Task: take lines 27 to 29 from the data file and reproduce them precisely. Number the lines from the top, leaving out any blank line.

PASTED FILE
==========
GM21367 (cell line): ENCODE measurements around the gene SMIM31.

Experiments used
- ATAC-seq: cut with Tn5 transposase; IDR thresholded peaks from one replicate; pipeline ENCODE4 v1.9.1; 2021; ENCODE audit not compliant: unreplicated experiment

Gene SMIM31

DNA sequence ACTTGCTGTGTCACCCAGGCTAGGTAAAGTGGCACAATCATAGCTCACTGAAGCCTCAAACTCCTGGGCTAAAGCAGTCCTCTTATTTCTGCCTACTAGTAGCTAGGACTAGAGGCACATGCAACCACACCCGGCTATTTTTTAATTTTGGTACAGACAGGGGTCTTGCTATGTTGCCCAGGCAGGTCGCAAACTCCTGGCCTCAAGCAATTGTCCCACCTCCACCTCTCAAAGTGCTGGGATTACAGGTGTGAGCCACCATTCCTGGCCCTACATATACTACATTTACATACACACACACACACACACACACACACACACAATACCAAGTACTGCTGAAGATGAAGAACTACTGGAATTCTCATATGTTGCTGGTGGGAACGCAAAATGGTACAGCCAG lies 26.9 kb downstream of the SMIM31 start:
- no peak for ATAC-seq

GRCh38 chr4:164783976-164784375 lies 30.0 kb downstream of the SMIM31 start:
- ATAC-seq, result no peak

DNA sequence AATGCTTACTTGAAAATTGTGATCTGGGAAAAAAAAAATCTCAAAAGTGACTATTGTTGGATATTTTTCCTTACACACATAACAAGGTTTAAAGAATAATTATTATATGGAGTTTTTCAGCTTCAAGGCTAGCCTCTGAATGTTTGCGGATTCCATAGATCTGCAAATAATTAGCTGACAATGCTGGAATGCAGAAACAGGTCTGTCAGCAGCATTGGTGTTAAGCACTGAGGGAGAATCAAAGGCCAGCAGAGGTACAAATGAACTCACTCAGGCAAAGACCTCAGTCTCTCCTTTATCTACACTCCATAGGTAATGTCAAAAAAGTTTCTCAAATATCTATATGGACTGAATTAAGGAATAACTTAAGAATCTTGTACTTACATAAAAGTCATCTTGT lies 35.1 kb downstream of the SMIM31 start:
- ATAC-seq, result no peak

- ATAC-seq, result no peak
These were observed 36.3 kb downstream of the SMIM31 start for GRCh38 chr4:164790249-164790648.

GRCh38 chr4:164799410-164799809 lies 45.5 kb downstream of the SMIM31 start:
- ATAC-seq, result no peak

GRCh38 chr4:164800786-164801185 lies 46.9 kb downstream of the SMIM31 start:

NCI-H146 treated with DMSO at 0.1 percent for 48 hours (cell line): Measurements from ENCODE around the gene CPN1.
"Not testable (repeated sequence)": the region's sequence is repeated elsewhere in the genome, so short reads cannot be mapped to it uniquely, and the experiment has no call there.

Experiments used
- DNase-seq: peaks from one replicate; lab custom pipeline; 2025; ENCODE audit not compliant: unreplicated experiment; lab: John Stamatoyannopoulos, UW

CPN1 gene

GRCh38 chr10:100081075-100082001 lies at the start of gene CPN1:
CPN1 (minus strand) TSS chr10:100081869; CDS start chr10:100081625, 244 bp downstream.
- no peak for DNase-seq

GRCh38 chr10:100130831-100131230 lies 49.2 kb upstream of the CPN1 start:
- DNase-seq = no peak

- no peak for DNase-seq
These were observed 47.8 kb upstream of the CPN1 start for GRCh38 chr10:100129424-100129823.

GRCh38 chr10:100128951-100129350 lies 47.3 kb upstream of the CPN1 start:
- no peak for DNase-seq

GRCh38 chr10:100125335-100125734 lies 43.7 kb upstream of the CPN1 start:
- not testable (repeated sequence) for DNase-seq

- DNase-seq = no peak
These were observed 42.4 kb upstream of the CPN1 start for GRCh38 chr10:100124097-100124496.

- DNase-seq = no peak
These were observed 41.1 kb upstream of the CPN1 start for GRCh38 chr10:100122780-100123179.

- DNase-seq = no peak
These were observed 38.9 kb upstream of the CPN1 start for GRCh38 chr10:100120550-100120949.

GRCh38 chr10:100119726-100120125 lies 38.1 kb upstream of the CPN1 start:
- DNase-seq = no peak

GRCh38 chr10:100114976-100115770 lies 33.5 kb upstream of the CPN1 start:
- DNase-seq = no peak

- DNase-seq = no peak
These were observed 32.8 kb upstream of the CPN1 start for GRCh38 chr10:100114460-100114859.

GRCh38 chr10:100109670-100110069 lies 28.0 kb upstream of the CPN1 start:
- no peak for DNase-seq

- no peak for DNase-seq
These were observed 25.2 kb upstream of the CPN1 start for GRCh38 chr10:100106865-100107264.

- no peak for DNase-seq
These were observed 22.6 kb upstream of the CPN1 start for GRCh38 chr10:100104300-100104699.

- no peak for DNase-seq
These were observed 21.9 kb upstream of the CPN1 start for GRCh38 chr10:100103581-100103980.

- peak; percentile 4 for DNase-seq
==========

These were observed 47.8 kb upstream of the CPN1 start for GRCh38 chr10:100129424-100129823.

GRCh38 chr10:100128951-100129350 lies 47.3 kb upstream of the CPN1 start:
- no peak for DNase-seq